Ban on smoking in cars carrying children backed by Lords

Person smoking in car with a small child in the back seat Smoking was banned in England in most enclosed public spaces in 2007

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The Lords has backed a Labour plan to ban smoking in cars carrying children, despite opposition from the government.

Labour peers tabled an amendment to the Children and Families Bill detailing their proposal for England, which they said was about "protecting children".

Ministers had argued that the new law was a "blunt instrument" and public information campaigns were preferable.

But the BBC understands that government backbenchers will not be pressed to reverse the change in the Commons.

Instead, they will have a free vote on the amendment when the bill returns from the Lords.

Around the UK

  • Any vote to ban smoking in cars carrying children would only affect England as the issue is the responsibility of the devolved governments elsewhere in the UK
  • Wales - Ban to be considered if awareness campaign fails
  • Scotland - An MSP is to introduce ban bill
  • Northern Ireland - Plans for consultation

A Downing Street spokesman said earlier that Prime Minister David Cameron was ready to "listen to the arguments".

The amendment empowers, but does not compel, the government at a later date to make it a criminal offence for drivers to fail to prevent smoking in their vehicle when children are present.

Labour has said that if the measure does not become law before the next election, it will be included in its manifesto.

Smoking was banned in England in workplaces and most enclosed public spaces in July 2007 following similar legislation in Scotland, Wales and Northern Ireland. The law prohibited smoking in vehicles used for work.

The amendment to the Children and Families Bill was brought forward by Lord Hunt of Kings Heath, Lord Faulkner and Baroness Hughes.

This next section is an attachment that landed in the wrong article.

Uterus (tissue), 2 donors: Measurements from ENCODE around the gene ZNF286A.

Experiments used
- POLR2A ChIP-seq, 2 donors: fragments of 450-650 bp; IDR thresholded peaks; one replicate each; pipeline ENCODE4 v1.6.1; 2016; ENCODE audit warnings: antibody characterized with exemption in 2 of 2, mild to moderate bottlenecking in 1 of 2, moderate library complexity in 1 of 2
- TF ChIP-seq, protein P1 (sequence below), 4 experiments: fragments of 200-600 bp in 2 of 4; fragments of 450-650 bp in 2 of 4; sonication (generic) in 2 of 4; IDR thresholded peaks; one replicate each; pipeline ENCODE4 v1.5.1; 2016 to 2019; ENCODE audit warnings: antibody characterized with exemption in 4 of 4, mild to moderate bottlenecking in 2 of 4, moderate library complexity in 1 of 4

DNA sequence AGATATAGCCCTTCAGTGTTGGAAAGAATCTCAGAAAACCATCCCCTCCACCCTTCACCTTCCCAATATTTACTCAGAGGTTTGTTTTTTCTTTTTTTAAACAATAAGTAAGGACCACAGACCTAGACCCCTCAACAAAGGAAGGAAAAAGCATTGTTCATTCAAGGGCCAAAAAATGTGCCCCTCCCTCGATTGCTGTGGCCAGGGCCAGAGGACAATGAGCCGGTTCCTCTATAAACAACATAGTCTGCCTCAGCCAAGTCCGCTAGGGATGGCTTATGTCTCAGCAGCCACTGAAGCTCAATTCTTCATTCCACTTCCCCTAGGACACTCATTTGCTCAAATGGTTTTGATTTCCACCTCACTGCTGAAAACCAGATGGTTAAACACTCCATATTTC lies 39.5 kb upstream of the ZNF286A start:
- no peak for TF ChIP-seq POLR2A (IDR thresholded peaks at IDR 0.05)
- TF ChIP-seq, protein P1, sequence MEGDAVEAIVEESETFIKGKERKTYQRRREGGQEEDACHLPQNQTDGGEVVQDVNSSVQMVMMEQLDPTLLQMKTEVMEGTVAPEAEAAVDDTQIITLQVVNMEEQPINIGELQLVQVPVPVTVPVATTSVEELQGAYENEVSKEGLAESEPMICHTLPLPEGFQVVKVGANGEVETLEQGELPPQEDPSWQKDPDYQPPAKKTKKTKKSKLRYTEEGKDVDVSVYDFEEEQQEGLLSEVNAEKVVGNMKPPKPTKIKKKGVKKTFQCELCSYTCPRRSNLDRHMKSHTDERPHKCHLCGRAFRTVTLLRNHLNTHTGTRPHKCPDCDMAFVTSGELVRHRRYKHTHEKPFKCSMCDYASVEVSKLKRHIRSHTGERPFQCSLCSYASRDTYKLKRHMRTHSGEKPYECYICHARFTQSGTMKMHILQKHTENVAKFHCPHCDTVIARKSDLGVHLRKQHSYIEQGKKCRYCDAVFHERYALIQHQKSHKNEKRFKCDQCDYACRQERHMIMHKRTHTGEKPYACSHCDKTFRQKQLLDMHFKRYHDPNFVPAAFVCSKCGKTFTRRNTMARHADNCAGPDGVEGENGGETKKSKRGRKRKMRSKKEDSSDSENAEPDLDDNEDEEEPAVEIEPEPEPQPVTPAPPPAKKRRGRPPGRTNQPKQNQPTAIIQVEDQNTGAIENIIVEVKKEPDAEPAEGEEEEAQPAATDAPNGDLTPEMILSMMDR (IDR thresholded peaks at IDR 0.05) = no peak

Shadow public health minister Luciana Berger: ''It is about protecting children''

Conservative peer Lord Cormack argued that any law which "brings the state into the private space of individuals is to be deplored".

But Lord Hunt said: "I was very surprised by research that has been identified by the British Lung Foundation, which shows that a single cigarette smoked in a moving car with a window half open exposes a child in the centre of a backseat to around two-thirds as much second-hand smoke as in an average smoke-filled pub of days gone by."

The level increased to 11 times when the car was not moving with the windows closed, he said.

Lord Hunt went on: "Some Lords will argue a car is a private space and that we should not legislate for what happens within such a space. But there are more important principles than that.

Passive smoking effects

  • Smoke can stay in the air for up to two and a half hours even with a window open
  • This also applies in small enclosed places - like cars
  • Second-hand smoke contains more than 4,000 chemicals, some of which are known to cause cancer
  • Exposure to second-hand smoke has been strongly linked to chest infections, asthma, ear problems and cot death in children
  • Bans on smoking in cars when children are present already exist in some US states, including California, as well as in parts of Canada and Australia

"For one for me is the need for child protection. Unlike most adults, children lack the freedom to decide when and how to travel, they lack the authority most adults have to ask people not to smoke in their company.

"And in those circumstances I think it is right for Parliament to step in to protect children."

Shadow health secretary Andy Burnham told Sky News the move had "strong public support".